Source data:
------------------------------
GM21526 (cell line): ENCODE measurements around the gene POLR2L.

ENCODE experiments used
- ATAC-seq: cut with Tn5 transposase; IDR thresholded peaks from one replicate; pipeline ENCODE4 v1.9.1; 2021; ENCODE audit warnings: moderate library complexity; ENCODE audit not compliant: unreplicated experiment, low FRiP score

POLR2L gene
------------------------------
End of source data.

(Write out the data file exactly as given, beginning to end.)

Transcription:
GM21526 (cell line): ENCODE measurements around the gene POLR2L.

ENCODE experiments used
- ATAC-seq: cut with Tn5 transposase; IDR thresholded peaks from one replicate; pipeline ENCODE4 v1.9.1; 2021; ENCODE audit warnings: moderate library complexity; ENCODE audit not compliant: unreplicated experiment, low FRiP score

POLR2L gene